Do inflammatory bowel disease patient preferences from treatment outcomes differ by ethnicity and gender? A cross-sectional observational study

Timna Naftali, Vered Richter, Amir Mari, Tawfik Khoury, Haim Shirin, Efrat Broide

Research output: Contribution to journalArticlepeer-review

1 Scopus citations


BACKGROUND Inflammatory bowel disease (IBD) patients’ expectations of treatment outcomes may differ by ethnicity. AIM To investigate treatment preferences of Jewish and Arabs patients. METHODS This prospective survey ranked outcomes treatment preferences among Arab IBD patients, based on the 10 IBD-disk items compared to historical data of Jews. An anonymous questionnaire in either Arabic or Hebrew was distributed among IBD patients. Patients were required to rank 10 statements describing different aspects of IBD according to their importance to the patients as treatment goals. Answers were compared to the answers of a historical group of Jewish patients. RESULTS IBD-disk items of 121 Arabs were compared to 240 Jewish patients. The Jewish patients included more females, [151 (62.9%) vs 52 (43.3%); P < 0.001], higher education level (P = 0.02), more urban residence [188 (78.3%) vs 54 (45.4%); P <0.001], less unemployment [52 (21.7%) vs 41 (33.9%); P = 0.012], higher income level (P < 0.001), and more in a partnership [162 (67.8%) vs 55 (45.4%); P < 0.001]. Expectations regarding disease symptoms: abdominal pain, energy, and regular defecation ranked highest for both groups. Arabs gave significantly lower rankings (range 4.29–6.69) than Jewish patients (range 6.25–9.03) regarding all items, except for body image. Compared to Arab women, Jewish women attached higher priority to abdominal pain, energy, education/work, sleep, and joint pain. Multivariable regression analysis revealed that higher patient preferences were associated with Jewish ethnicity (OR 4.77; 95%CI 2.36–9.61, P < 0.001) and disease activity. The more active the disease, the greater the odds ratio for higher ranking of the questionnaire items (1-2 attacks per year: OR 2.13; 95%CI 1.02–4.45, P = 0.043; and primarily active disease: OR 5.29; 95%CI 2.30–12.18, P < 0.001). Factors inversely associated with higher patient preference were male gender (OR 0.5; 95%CI 0.271-0.935, P = 0.030), UC (OR 0.444; 95%CI 0.241–0.819, P = 0.009), and above average income level (OR 0.267; 95%CI: 0.124–0.577, P = 0.001). CONCLUSION The highest priority for treatment outcomes was symptom relief., Patients preferences were impacted by ethnicity, gender, and socio-economic disparity. Understanding patients' priorities may improve communication and enable a personalized approach.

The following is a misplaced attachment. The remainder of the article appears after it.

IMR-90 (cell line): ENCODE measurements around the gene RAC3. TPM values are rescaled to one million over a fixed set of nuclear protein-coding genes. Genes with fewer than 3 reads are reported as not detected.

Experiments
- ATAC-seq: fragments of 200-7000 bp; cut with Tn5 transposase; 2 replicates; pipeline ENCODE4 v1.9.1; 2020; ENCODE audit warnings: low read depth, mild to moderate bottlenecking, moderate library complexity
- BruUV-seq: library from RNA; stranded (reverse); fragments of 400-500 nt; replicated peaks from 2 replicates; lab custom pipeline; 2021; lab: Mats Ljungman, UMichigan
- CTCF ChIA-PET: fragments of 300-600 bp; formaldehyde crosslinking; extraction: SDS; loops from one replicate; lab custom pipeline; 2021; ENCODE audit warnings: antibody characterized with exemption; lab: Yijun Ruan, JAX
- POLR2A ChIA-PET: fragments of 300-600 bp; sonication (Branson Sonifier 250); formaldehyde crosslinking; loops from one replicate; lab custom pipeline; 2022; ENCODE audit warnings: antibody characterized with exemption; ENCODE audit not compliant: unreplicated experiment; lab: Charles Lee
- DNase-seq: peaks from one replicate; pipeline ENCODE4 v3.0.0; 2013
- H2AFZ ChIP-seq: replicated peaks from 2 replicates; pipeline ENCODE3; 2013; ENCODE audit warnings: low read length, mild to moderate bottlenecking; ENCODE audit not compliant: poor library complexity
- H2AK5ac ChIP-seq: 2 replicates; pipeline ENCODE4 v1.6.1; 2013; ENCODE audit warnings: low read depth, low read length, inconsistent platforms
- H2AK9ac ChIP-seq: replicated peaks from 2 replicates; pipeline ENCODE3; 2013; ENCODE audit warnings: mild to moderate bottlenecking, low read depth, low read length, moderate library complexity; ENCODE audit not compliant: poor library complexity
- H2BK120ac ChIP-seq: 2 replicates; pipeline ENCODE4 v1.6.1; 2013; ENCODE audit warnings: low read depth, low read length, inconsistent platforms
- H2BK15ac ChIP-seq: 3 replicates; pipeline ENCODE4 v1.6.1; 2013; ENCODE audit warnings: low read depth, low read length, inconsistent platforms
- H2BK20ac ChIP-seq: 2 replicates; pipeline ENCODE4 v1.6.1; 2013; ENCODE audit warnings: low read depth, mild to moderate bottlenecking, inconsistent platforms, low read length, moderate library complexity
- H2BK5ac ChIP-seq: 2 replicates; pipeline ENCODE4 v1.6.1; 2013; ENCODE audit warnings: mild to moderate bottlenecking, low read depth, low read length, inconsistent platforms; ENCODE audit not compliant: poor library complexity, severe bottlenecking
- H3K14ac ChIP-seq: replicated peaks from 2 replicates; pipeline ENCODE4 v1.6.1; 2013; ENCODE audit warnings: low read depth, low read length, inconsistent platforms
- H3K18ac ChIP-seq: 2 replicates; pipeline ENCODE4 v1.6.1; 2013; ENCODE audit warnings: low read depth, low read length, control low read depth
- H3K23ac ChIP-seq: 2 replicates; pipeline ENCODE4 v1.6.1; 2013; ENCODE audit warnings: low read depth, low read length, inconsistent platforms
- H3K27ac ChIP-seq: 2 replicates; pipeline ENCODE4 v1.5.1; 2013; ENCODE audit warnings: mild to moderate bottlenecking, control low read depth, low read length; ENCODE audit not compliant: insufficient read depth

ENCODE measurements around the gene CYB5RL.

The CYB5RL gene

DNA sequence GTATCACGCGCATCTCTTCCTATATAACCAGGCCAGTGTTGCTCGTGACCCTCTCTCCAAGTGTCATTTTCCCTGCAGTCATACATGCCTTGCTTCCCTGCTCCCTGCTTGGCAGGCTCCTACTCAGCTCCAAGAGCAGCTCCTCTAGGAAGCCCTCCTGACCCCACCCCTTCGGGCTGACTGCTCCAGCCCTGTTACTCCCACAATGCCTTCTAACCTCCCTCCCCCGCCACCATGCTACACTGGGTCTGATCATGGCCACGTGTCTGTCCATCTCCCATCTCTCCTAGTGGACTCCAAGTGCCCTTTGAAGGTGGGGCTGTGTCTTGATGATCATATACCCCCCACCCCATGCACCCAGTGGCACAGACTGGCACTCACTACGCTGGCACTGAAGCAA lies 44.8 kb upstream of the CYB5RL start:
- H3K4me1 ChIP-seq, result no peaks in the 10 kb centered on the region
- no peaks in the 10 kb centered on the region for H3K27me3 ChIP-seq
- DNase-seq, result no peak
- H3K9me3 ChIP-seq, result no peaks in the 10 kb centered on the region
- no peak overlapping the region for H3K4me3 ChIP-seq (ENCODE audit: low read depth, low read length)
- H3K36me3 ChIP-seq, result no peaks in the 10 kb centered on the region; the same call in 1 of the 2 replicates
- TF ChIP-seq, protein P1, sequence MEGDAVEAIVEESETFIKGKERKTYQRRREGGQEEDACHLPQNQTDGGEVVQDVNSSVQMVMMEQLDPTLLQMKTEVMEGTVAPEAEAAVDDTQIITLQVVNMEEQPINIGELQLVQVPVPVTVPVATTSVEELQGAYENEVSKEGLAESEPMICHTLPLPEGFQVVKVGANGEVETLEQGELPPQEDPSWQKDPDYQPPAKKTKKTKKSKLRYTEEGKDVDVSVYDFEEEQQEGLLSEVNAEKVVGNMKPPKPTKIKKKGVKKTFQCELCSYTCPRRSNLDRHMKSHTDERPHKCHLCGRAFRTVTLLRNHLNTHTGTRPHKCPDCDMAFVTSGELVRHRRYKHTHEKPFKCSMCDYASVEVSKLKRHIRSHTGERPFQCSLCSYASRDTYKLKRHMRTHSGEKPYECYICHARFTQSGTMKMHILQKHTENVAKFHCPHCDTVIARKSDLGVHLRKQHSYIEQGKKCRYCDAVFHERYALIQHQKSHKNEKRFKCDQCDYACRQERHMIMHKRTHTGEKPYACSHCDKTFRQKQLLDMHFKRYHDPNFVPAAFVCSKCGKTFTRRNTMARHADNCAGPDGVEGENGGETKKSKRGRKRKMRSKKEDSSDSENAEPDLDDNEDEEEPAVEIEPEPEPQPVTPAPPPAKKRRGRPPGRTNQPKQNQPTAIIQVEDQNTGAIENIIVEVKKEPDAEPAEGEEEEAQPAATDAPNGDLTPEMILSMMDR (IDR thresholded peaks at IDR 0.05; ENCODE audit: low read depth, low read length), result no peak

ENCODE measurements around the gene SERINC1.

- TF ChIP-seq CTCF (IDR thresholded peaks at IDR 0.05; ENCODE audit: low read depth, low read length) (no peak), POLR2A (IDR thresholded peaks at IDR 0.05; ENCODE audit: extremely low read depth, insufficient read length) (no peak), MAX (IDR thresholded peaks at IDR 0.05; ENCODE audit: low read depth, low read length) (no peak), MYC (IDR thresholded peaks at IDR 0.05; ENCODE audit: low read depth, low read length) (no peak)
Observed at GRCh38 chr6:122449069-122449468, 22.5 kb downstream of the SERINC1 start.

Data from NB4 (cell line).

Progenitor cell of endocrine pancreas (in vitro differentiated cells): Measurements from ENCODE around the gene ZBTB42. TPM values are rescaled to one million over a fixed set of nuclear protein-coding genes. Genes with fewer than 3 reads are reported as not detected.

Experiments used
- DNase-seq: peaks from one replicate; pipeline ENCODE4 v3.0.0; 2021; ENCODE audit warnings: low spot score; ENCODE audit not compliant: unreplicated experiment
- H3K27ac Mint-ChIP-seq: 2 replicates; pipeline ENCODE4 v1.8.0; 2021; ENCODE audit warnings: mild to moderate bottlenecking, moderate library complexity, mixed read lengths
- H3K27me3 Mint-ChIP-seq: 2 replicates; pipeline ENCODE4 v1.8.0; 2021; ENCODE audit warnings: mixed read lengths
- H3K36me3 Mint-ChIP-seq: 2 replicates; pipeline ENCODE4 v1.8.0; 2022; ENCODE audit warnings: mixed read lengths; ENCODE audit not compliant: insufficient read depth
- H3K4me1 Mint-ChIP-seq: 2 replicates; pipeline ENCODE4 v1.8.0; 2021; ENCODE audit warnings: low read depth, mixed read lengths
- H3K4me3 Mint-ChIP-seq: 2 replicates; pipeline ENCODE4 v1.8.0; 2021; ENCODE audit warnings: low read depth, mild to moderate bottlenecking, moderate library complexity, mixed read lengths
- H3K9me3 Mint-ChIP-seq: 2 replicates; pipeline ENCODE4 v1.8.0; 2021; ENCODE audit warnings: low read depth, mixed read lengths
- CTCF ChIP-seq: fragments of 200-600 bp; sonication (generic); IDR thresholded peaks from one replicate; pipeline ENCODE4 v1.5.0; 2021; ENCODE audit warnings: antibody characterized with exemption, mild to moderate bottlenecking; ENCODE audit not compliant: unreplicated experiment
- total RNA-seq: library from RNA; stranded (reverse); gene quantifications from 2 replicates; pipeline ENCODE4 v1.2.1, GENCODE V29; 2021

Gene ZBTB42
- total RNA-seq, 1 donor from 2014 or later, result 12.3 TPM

Original languageEnglish
Pages (from-to)12899-12908
Number of pages10
JournalWorld Journal of Clinical Cases
Issue number35
StatePublished - 16 Dec 2022
Externally publishedYes

Bibliographical note

Publisher Copyright:
© The Author(s) 2022. Published by Baishideng Publishing Group Inc. All rights reserved.


  • Crohn’s disease
  • Ethnicity
  • Ibd-disk
  • Inflammatory bowel disease
  • Patients reported outcomes
  • Patients’ preferences
  • Ulcerative colitis


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